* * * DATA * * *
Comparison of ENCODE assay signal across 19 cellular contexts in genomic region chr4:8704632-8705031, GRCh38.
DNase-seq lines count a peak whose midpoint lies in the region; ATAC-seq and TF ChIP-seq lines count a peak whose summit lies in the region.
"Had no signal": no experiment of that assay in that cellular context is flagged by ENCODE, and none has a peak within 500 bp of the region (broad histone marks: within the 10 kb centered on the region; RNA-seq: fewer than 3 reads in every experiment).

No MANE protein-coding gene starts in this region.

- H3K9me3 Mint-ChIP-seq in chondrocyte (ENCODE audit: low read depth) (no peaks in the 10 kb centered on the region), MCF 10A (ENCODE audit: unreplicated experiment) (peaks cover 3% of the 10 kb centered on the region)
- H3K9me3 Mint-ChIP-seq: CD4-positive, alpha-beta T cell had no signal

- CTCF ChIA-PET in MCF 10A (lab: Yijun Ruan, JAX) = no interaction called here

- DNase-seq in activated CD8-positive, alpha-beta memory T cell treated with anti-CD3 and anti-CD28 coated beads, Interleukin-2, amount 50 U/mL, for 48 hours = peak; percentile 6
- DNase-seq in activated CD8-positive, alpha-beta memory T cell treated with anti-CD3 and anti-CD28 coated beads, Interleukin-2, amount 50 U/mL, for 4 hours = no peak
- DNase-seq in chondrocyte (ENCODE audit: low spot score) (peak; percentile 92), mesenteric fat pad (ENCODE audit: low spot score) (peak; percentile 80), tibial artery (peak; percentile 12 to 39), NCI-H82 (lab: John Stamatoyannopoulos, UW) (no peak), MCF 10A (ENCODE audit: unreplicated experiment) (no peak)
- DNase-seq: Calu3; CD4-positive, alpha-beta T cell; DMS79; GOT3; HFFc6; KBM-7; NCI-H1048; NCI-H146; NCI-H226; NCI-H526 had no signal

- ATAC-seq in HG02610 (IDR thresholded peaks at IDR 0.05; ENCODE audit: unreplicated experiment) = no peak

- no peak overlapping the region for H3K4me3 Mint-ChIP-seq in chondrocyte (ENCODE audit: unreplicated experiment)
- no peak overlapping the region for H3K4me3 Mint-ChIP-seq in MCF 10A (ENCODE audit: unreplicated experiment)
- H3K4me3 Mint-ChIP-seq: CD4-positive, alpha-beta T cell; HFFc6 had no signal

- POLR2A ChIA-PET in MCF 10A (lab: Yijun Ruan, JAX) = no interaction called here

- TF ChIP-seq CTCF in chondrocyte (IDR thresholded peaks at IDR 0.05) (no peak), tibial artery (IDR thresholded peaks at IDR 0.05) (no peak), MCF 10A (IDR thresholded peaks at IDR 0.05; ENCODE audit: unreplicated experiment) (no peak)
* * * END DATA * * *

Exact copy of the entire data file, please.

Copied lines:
Comparison of ENCODE assay signal across 19 cellular contexts in genomic region chr4:8704632-8705031, GRCh38.
DNase-seq lines count a peak whose midpoint lies in the region; ATAC-seq and TF ChIP-seq lines count a peak whose summit lies in the region.
"Had no signal": no experiment of that assay in that cellular context is flagged by ENCODE, and none has a peak within 500 bp of the region (broad histone marks: within the 10 kb centered on the region; RNA-seq: fewer than 3 reads in every experiment).

No MANE protein-coding gene starts in this region.

- H3K9me3 Mint-ChIP-seq in chondrocyte (ENCODE audit: low read depth) (no peaks in the 10 kb centered on the region), MCF 10A (ENCODE audit: unreplicated experiment) (peaks cover 3% of the 10 kb centered on the region)
- H3K9me3 Mint-ChIP-seq: CD4-positive, alpha-beta T cell had no signal

- CTCF ChIA-PET in MCF 10A (lab: Yijun Ruan, JAX) = no interaction called here

- DNase-seq in activated CD8-positive, alpha-beta memory T cell treated with anti-CD3 and anti-CD28 coated beads, Interleukin-2, amount 50 U/mL, for 48 hours = peak; percentile 6
- DNase-seq in activated CD8-positive, alpha-beta memory T cell treated with anti-CD3 and anti-CD28 coated beads, Interleukin-2, amount 50 U/mL, for 4 hours = no peak
- DNase-seq in chondrocyte (ENCODE audit: low spot score) (peak; percentile 92), mesenteric fat pad (ENCODE audit: low spot score) (peak; percentile 80), tibial artery (peak; percentile 12 to 39), NCI-H82 (lab: John Stamatoyannopoulos, UW) (no peak), MCF 10A (ENCODE audit: unreplicated experiment) (no peak)
- DNase-seq: Calu3; CD4-positive, alpha-beta T cell; DMS79; GOT3; HFFc6; KBM-7; NCI-H1048; NCI-H146; NCI-H226; NCI-H526 had no signal

- ATAC-seq in HG02610 (IDR thresholded peaks at IDR 0.05; ENCODE audit: unreplicated experiment) = no peak

- no peak overlapping the region for H3K4me3 Mint-ChIP-seq in chondrocyte (ENCODE audit: unreplicated experiment)
- no peak overlapping the region for H3K4me3 Mint-ChIP-seq in MCF 10A (ENCODE audit: unreplicated experiment)
- H3K4me3 Mint-ChIP-seq: CD4-positive, alpha-beta T cell; HFFc6 had no signal

- POLR2A ChIA-PET in MCF 10A (lab: Yijun Ruan, JAX) = no interaction called here

- TF ChIP-seq CTCF in chondrocyte (IDR thresholded peaks at IDR 0.05) (no peak), tibial artery (IDR thresholded peaks at IDR 0.05) (no peak), MCF 10A (IDR thresholded peaks at IDR 0.05; ENCODE audit: unreplicated experiment) (no peak)